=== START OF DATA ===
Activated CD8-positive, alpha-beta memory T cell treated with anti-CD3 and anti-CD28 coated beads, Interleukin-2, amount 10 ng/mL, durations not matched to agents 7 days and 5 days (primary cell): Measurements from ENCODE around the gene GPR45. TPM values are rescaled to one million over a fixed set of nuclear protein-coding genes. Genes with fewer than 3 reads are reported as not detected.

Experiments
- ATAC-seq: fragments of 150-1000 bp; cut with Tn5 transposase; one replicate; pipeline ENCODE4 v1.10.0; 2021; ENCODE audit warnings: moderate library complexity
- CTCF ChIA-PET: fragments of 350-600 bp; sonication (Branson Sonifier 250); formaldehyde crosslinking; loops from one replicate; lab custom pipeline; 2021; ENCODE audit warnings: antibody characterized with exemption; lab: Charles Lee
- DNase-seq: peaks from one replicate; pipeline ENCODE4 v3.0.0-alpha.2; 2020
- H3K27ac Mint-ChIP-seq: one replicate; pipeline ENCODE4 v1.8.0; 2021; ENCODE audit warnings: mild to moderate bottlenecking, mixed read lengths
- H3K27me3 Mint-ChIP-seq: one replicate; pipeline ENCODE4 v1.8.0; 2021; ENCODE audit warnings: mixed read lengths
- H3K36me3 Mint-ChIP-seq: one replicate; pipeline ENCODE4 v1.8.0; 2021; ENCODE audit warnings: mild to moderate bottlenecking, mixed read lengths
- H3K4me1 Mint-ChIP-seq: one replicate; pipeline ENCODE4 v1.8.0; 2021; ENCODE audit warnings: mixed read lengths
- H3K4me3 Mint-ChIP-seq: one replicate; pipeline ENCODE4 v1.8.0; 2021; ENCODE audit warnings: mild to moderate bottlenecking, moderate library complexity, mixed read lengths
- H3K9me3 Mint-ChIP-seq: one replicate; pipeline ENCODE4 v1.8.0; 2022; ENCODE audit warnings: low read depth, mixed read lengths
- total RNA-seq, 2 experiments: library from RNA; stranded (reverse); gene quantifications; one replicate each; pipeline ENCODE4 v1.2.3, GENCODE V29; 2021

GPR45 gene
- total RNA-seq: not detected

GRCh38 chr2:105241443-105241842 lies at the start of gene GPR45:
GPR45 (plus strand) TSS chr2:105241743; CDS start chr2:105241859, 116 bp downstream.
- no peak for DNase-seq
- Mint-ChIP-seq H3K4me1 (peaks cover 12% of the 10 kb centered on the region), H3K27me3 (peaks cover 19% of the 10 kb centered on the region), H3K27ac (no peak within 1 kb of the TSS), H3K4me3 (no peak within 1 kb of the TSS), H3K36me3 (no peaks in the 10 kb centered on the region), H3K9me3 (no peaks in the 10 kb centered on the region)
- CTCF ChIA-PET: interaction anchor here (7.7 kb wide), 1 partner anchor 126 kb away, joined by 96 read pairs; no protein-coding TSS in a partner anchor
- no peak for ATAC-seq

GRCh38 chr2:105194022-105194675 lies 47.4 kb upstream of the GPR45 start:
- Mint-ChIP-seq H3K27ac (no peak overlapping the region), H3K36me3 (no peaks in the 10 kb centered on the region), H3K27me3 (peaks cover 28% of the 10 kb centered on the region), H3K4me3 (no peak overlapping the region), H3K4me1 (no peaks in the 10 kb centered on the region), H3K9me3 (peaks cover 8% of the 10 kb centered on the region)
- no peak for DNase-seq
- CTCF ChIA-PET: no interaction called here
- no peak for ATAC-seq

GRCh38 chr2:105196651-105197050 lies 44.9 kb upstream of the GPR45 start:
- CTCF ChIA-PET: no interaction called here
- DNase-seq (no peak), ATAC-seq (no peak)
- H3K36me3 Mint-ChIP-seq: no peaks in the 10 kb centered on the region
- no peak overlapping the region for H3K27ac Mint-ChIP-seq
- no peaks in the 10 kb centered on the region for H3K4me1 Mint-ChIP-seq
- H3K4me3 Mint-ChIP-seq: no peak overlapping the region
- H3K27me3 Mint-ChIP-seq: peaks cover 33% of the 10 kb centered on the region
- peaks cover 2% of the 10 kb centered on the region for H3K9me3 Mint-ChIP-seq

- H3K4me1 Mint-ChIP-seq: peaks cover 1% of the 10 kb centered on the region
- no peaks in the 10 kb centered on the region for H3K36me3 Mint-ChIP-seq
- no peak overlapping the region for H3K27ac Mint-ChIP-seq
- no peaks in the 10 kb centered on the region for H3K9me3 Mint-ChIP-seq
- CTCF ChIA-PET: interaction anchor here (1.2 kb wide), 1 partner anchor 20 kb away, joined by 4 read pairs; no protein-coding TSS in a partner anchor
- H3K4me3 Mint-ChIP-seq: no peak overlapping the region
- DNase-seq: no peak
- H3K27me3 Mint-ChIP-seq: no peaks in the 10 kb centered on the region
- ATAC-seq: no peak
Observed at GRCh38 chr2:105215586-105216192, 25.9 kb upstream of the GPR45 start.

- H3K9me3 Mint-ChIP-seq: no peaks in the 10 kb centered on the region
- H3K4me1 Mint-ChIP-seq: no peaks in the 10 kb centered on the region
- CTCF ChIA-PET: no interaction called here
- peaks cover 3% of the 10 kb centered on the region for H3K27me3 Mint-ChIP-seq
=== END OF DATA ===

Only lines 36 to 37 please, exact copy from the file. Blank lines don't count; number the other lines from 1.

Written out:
- no peaks in the 10 kb centered on the region for H3K36me3 Mint-ChIP-seq
- no peak overlapping the region for H3K27ac Mint-ChIP-seq